The Immorality and Inhumanity of Home Demolitions in Jerusalem and the West Bank

Palestinian children play on top of the demolished house of Khalil Dweikat, 46, at the West Bank village of Rojeeb, east of Nablus, Monday, Nov. 2, 2020. The Israeli military said Monday its troops demolished the West Bank home of a Palestinian accused of killing an Israeli in a stabbing attack earlier this year. (AP Photo/Nasser Nasser)
Palestinian children play on top of the demolished house of Khalil Dweikat, 46, at the West Bank village of Rojeeb, east of Nablus, Monday, Nov. 2, 2020. The Israeli military said Monday its troops demolished the West Bank home of a Palestinian accused of killing an Israeli in a stabbing attack earlier this year. (AP Photo/Nasser Nasser)

A few days ago, I was struck by the following headline on the front page of Ha’aretz: Legal Ground Laid for Mass Demolitions of West Bank Housing. After reading this headline and the article, I thought to myself: What if this headline had been in reverse? What if there was a headline that said: “Jewish homes slated for demolition in Palestine” or “Jewish homes slated for demolition in Georgia due to Congressman Greene’s latest incitement”?

You know the answer: the Jewish communities in the USA, Israel and around the world would be raising their voices against this! All the “defense organizations” and the Conference of Presidents of Mostly Minor Organizations would be issuing press releases and condemnations!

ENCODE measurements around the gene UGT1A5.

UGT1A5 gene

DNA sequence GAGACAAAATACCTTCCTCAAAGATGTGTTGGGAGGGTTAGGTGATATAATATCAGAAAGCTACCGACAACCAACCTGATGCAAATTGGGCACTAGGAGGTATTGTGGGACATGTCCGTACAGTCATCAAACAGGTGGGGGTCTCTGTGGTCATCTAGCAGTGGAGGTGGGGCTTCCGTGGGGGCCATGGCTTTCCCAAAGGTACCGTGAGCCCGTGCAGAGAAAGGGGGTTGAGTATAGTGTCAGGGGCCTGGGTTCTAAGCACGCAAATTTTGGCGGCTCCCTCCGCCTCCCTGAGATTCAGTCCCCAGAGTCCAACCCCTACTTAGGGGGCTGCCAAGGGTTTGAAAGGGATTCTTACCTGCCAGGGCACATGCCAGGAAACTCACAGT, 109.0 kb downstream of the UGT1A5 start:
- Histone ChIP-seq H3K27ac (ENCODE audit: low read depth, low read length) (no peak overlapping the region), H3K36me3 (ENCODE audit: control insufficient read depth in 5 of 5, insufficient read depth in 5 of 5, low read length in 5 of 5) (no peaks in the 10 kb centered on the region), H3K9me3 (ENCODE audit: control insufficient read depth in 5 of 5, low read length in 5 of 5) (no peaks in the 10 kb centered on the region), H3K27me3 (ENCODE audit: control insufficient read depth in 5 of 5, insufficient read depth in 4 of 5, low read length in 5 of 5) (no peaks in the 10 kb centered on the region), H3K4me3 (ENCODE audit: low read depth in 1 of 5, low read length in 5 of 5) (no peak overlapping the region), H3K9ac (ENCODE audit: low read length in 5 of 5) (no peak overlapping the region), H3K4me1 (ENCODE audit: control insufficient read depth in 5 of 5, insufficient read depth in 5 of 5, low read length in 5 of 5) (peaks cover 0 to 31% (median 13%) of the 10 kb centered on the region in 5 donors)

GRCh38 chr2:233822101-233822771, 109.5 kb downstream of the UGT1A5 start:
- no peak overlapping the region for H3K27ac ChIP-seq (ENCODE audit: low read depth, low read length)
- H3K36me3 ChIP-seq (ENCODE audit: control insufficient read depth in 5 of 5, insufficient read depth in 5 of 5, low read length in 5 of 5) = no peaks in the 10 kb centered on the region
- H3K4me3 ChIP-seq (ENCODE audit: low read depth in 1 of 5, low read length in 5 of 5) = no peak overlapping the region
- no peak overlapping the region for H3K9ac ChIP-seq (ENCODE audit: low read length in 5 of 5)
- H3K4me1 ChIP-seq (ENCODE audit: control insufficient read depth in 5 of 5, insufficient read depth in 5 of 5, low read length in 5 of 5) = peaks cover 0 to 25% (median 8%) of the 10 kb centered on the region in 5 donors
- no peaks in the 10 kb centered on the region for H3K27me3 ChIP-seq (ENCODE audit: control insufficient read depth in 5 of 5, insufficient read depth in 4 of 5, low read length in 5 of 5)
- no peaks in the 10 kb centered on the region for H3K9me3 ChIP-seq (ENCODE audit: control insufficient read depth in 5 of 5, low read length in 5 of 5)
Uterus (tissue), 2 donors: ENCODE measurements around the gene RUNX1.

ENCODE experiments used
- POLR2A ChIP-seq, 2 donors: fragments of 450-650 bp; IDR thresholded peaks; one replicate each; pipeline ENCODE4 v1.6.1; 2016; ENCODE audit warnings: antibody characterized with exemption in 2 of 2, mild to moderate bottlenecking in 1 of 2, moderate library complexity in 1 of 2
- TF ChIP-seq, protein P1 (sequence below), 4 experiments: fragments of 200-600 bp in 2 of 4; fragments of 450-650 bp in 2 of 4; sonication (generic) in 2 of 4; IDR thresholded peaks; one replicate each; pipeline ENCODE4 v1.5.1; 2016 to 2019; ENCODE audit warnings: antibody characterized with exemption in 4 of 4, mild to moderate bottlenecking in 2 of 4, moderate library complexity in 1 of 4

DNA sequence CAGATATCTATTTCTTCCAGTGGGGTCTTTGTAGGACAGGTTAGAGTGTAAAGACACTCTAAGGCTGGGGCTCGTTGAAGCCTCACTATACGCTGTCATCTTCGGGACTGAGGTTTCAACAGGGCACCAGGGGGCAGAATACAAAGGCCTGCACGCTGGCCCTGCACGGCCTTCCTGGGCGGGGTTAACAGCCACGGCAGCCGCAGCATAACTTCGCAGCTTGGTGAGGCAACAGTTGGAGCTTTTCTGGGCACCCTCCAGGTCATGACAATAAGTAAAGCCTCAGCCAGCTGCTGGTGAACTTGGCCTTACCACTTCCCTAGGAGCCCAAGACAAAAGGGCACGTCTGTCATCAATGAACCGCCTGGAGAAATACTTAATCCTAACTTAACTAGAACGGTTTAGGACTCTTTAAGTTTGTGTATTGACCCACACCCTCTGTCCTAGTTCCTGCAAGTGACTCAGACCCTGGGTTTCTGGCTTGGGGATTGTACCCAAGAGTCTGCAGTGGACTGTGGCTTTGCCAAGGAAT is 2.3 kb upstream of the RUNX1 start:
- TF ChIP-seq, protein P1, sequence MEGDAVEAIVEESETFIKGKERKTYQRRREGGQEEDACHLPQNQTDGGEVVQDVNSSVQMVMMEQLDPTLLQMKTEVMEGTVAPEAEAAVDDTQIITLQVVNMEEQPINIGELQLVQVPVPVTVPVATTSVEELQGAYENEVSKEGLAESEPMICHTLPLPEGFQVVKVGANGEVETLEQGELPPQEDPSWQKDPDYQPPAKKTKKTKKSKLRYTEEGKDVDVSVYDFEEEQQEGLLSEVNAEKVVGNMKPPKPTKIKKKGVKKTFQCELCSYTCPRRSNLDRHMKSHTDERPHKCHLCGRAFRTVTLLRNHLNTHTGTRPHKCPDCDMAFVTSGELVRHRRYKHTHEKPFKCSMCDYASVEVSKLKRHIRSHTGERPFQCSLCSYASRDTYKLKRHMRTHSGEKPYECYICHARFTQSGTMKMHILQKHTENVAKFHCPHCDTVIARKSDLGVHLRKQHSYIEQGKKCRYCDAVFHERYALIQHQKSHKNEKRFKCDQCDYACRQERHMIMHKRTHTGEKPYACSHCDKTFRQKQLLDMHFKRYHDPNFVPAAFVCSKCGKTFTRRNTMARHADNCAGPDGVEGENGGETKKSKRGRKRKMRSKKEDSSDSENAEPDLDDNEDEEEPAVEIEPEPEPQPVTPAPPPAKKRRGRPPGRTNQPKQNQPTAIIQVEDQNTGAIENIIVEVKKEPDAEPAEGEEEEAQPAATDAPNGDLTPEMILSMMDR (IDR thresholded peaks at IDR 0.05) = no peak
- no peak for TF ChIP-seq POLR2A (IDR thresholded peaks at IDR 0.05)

But in the case of home demolitions against innocent Palestinians in East Jerusalem and the West Bank, you don’t hear a peep of protest. Nothing. Nada. Except from human rights organizations in Israel. Mainstream Israel just ignores it, like it ignores so many other daily injustices that are perpetrated against Palestinians.

The policy of demolishing Palestinian homes unfairly and unethically has been going on for a long time. It is a disgraceful and inhumane policy, which harms innocent Palestinians on a regular basis, incites hatred and humiliation among them and others in Israel and abroad with regard to the occupation, and causes Israel to have a bad reputation in the world. Israel, which purports to be a Jewish and democratic country, and which used to strive to be a beacon of morality and justice to the world, is clearly acting immorally in this case, without real justification. The state of Israel needs to rethink how it deals with this issue.

The problem is not that complicated to understand. The main issue is that it is virtually impossible for Palestinians to get permits to build homes in Jerusalem or in the West Bank, especially in area C, which is under full Israeli control, according to the Oslo Accords. This is the main reason that the policy of home demolitions is so wrong and unfair. But there are other reasons.

According to sources at the human rights NGO Bimkom Planners for Planning Rights, the problem is also related to inadequate planning as well as to difficulties that the Palestinians have in “proving” ownership of their homes to the Israeli authorities. When a Palestinian family builds without a permit—since they need a place to live, which is a basic human right—suddenly the letter of the law is enforced. When settlers do so, the law is bendable.